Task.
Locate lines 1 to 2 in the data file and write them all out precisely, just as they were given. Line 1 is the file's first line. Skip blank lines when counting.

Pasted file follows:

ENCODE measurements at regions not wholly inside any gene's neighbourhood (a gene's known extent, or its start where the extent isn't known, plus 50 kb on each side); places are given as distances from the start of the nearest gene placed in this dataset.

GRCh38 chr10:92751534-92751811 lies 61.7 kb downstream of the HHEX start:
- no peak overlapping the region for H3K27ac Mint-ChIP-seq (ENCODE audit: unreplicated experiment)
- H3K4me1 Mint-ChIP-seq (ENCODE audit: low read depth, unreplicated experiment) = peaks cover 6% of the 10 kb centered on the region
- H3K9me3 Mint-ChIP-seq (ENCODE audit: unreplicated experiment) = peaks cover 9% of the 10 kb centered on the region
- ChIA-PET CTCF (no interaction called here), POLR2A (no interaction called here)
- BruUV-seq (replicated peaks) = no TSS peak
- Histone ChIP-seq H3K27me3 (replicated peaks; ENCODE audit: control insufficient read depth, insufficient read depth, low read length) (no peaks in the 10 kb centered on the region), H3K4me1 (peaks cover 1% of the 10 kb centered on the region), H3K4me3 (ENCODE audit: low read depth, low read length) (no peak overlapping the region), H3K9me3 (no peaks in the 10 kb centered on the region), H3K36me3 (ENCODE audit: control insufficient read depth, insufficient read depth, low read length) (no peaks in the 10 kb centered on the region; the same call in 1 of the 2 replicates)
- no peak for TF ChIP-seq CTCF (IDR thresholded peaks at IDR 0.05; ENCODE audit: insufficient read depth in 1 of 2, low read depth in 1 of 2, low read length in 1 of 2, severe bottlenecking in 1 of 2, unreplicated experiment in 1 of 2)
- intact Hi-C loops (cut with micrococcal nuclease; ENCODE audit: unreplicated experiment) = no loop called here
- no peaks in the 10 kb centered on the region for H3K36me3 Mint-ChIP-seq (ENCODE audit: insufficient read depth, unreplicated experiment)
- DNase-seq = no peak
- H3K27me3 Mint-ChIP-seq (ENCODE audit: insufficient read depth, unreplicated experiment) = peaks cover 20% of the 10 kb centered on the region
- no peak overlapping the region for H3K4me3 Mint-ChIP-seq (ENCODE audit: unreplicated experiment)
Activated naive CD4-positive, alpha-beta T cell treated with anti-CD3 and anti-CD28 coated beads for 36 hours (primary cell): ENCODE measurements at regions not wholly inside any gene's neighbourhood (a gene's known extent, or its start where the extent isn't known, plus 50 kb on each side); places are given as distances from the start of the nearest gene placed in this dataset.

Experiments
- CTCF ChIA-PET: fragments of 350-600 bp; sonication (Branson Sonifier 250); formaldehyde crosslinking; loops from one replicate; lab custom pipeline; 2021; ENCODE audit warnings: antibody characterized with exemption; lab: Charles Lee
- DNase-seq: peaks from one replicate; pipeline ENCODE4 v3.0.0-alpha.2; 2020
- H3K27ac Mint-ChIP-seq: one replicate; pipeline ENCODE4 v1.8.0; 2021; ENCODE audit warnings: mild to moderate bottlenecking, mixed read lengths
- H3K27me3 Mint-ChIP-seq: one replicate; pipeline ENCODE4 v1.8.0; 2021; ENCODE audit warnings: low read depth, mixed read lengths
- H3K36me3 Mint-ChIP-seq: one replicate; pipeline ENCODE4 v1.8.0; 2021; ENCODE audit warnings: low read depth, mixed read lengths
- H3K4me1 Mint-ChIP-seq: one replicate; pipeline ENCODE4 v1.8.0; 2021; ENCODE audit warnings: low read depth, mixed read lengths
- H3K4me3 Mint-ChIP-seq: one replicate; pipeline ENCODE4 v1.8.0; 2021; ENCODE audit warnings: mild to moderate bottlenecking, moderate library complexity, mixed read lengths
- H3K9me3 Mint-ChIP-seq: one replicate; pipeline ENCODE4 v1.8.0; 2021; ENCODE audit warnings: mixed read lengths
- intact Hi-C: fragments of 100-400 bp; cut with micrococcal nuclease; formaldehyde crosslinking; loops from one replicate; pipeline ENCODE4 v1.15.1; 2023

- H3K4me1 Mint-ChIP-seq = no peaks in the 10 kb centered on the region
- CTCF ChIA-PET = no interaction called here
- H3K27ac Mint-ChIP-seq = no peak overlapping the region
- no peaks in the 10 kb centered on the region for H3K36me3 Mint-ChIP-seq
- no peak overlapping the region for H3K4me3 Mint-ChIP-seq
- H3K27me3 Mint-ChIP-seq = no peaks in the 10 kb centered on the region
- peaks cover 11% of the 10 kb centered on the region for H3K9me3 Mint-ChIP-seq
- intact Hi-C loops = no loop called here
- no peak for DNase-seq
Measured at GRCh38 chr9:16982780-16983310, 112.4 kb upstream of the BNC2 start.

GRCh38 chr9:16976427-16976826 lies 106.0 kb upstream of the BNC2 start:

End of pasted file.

ENCODE measurements at regions not wholly inside any gene's neighbourhood (a gene's known extent, or its start where the extent isn't known, plus 50 kb on each side); places are given as distances from the start of the nearest gene placed in this dataset.

GRCh38 chr10:92751534-92751811 lies 61.7 kb downstream of the HHEX start: